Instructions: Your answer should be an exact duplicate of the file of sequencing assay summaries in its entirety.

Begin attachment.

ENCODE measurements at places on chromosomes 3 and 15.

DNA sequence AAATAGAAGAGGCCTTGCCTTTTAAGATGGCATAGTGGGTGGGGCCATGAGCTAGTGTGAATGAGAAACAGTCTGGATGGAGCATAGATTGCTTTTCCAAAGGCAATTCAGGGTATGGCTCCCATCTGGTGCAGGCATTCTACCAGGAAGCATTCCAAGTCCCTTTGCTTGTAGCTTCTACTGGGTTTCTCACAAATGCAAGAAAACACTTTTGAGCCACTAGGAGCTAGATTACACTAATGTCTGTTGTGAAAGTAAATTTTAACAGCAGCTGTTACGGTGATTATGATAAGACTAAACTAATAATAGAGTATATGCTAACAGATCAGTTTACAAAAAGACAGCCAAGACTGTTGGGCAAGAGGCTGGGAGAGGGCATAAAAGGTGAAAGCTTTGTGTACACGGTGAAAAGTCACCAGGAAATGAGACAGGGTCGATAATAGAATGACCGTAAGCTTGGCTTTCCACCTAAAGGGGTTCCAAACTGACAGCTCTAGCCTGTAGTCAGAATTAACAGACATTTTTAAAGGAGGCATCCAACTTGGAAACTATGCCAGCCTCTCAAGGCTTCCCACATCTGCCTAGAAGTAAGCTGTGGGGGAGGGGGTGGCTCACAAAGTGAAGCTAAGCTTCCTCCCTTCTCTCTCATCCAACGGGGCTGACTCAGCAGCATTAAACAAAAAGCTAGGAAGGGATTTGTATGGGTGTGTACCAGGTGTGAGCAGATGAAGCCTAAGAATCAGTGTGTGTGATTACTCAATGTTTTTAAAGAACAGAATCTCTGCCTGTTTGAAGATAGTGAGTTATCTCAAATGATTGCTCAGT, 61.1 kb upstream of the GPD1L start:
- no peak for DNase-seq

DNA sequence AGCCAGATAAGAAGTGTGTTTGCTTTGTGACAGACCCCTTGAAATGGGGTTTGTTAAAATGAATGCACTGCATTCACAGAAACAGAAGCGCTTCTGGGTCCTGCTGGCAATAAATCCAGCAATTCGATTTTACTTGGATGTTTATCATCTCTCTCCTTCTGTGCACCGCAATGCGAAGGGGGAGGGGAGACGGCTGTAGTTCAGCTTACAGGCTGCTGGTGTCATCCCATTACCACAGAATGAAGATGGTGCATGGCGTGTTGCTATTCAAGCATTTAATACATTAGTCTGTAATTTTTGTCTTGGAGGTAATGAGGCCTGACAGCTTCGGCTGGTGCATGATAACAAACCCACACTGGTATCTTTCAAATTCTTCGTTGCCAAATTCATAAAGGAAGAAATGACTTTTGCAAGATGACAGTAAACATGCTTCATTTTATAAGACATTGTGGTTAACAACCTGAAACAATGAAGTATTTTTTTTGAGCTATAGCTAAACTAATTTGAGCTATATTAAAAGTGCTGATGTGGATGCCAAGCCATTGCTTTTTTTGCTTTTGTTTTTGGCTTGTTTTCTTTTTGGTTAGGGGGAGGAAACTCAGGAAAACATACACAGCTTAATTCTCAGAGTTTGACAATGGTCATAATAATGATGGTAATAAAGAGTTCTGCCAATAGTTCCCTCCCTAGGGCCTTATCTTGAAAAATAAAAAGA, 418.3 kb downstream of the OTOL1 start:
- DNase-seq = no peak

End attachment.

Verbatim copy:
ENCODE measurements at places on chromosomes 3 and 15.

DNA sequence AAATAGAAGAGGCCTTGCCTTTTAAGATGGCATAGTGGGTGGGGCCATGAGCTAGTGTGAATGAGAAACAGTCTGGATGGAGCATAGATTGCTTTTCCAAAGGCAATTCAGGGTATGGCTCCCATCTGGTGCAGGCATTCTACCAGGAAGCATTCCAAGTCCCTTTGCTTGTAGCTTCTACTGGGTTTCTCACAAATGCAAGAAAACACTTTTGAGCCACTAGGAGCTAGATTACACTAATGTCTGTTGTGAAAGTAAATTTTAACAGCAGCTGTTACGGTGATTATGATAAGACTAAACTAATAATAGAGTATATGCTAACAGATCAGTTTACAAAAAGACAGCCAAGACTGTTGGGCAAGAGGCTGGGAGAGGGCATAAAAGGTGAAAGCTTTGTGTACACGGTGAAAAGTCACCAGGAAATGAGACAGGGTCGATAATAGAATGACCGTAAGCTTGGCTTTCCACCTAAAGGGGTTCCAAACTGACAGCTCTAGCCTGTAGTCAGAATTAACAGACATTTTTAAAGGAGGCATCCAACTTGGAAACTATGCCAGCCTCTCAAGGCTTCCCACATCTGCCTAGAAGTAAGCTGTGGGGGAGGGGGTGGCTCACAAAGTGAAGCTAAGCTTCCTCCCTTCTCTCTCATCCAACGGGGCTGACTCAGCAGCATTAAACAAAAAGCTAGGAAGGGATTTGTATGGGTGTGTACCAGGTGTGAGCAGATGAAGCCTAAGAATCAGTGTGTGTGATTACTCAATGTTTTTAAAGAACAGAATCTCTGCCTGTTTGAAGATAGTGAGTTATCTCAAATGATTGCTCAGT, 61.1 kb upstream of the GPD1L start:
- no peak for DNase-seq

DNA sequence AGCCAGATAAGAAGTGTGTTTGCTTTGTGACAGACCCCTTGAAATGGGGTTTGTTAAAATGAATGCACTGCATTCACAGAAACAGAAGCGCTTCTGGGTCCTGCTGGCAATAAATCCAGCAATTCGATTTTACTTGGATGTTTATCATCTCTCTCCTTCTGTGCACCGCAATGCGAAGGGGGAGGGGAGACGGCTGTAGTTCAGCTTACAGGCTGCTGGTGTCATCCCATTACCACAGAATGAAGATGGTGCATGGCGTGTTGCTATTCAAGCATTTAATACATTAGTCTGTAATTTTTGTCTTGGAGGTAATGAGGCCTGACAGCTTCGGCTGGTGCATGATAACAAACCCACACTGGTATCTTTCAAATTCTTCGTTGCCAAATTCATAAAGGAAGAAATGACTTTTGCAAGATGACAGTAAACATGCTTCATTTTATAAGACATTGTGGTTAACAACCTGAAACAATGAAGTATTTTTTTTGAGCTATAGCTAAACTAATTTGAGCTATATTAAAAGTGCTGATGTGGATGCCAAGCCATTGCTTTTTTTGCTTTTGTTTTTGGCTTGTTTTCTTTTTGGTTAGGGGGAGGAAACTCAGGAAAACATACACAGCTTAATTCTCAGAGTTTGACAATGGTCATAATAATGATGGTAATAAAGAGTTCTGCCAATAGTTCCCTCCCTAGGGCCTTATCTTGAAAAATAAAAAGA, 418.3 kb downstream of the OTOL1 start:
- DNase-seq = no peak